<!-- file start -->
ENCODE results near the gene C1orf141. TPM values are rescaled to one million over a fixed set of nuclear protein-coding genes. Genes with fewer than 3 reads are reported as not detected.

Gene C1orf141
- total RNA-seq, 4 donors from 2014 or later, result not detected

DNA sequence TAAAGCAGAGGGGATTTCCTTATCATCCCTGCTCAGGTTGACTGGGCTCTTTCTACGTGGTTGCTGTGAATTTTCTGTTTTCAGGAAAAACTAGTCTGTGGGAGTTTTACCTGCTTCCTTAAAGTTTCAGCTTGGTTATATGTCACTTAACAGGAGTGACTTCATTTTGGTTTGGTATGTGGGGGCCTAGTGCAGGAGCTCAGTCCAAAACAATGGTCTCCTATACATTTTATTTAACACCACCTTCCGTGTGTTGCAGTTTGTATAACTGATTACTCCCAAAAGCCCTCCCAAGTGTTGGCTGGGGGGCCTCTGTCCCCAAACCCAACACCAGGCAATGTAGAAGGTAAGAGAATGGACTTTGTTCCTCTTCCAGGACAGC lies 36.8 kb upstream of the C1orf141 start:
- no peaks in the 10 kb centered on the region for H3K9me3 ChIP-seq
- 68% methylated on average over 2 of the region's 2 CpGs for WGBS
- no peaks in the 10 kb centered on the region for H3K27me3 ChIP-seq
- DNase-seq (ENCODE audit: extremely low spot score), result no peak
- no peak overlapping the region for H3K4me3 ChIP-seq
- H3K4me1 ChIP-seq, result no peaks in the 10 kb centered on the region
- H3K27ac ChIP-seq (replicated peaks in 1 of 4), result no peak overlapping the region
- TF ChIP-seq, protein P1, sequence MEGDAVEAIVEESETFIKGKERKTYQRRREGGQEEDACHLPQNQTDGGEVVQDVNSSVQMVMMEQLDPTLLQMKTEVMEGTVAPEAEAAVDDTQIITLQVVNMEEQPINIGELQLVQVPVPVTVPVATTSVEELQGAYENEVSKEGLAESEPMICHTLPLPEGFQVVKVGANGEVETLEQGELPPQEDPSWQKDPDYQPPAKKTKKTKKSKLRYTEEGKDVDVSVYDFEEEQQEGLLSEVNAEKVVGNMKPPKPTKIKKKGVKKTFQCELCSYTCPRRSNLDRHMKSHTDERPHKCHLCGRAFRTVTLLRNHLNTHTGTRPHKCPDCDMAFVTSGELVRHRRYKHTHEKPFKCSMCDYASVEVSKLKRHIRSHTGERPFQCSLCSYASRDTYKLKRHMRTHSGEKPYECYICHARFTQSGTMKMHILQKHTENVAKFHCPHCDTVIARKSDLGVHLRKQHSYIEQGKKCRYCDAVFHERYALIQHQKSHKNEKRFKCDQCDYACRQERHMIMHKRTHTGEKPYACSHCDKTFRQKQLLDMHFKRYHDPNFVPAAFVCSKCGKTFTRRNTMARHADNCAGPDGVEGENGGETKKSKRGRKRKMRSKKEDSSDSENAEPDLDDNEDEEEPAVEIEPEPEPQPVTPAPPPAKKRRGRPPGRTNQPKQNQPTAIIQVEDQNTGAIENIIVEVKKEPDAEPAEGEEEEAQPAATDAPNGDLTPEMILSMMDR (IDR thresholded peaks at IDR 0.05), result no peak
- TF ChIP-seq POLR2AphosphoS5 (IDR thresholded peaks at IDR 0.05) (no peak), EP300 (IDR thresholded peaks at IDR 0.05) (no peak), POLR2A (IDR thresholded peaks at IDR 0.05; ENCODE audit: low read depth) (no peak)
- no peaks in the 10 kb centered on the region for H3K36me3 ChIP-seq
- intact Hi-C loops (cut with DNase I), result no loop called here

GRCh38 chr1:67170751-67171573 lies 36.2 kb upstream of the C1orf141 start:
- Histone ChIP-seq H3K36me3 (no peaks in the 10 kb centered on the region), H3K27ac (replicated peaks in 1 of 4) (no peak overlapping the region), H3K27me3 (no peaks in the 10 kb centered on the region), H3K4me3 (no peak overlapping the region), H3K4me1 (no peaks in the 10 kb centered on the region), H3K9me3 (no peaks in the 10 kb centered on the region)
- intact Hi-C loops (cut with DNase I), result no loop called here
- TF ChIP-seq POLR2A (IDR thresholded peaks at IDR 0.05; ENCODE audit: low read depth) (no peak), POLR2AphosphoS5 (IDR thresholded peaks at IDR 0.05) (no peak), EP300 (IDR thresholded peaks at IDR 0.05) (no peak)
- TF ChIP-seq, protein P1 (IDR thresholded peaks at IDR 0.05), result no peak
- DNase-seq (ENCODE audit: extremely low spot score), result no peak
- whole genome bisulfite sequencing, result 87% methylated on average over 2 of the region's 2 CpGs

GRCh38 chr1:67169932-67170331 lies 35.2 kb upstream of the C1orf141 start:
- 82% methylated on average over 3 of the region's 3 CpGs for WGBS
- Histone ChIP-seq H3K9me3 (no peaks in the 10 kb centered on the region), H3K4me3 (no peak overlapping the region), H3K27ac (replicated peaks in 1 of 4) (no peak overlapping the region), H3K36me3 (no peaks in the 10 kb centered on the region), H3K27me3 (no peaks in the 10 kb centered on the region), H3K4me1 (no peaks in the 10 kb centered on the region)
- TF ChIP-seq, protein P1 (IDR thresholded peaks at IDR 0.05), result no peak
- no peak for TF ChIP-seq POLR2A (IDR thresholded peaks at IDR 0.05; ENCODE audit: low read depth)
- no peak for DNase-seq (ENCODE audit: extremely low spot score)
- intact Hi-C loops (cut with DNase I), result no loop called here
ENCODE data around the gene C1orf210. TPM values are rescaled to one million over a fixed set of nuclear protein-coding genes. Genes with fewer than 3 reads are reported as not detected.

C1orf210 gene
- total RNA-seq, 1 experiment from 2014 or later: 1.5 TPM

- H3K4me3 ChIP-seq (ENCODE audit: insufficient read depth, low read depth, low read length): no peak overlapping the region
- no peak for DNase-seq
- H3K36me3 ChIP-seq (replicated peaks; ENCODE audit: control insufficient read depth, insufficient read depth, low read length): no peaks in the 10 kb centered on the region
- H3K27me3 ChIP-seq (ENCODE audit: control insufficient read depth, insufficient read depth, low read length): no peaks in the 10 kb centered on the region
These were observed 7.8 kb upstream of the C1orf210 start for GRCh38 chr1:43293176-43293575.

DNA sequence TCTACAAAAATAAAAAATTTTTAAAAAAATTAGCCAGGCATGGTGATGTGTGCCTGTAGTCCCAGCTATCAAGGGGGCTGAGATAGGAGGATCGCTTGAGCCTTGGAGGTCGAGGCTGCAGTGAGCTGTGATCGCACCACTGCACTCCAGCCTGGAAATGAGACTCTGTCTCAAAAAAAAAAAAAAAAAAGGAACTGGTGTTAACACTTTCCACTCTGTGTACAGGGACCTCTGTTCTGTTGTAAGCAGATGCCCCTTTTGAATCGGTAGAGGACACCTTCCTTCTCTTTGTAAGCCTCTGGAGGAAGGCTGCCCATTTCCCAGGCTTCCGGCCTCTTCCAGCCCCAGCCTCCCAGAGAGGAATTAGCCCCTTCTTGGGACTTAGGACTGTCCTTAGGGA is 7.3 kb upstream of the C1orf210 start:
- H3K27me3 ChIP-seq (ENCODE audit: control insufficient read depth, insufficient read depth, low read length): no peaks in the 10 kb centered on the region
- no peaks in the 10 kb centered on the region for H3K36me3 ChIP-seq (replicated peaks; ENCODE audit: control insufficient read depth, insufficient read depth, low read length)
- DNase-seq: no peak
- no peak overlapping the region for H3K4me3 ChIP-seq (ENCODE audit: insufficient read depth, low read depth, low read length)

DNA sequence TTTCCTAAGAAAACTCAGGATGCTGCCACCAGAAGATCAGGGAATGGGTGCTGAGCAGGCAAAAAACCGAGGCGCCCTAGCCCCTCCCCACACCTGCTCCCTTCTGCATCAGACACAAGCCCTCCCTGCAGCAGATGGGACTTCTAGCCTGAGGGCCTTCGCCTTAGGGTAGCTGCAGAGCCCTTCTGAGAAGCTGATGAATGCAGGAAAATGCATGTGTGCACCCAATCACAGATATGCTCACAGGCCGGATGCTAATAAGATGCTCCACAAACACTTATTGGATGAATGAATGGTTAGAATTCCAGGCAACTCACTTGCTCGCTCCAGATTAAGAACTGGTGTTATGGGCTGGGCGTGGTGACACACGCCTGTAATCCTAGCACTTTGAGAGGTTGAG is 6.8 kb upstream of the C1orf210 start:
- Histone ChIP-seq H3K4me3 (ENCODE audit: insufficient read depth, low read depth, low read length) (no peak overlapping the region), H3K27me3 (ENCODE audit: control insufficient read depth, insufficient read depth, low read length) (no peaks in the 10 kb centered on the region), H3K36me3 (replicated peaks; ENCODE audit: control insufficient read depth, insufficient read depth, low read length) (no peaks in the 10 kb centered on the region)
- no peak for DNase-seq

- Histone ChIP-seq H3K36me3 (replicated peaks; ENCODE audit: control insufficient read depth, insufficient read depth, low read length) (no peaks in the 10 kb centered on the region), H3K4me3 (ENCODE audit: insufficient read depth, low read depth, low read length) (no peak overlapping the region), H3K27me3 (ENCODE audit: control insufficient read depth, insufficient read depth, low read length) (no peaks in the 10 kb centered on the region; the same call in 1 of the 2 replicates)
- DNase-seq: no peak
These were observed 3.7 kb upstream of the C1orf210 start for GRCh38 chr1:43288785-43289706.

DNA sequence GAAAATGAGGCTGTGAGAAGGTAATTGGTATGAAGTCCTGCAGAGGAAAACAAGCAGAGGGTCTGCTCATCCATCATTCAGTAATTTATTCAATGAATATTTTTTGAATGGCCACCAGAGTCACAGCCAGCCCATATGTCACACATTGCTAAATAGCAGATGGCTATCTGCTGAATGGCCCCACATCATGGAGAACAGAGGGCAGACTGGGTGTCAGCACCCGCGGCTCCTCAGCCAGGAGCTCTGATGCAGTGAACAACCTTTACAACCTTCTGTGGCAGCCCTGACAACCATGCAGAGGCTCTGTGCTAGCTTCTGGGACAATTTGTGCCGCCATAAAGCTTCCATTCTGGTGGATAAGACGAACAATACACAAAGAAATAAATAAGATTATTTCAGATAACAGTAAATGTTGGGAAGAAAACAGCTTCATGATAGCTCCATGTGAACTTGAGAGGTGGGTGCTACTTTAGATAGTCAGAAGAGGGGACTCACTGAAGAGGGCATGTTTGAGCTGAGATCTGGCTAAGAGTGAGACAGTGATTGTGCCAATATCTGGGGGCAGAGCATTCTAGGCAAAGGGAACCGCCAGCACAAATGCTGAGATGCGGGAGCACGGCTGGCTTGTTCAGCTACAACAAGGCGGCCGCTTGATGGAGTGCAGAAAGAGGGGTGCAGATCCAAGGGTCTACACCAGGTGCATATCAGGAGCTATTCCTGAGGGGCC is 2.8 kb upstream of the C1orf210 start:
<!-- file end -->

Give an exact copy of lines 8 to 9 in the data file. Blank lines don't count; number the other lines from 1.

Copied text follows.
- DNase-seq (ENCODE audit: extremely low spot score), result no peak
- no peak overlapping the region for H3K4me3 ChIP-seq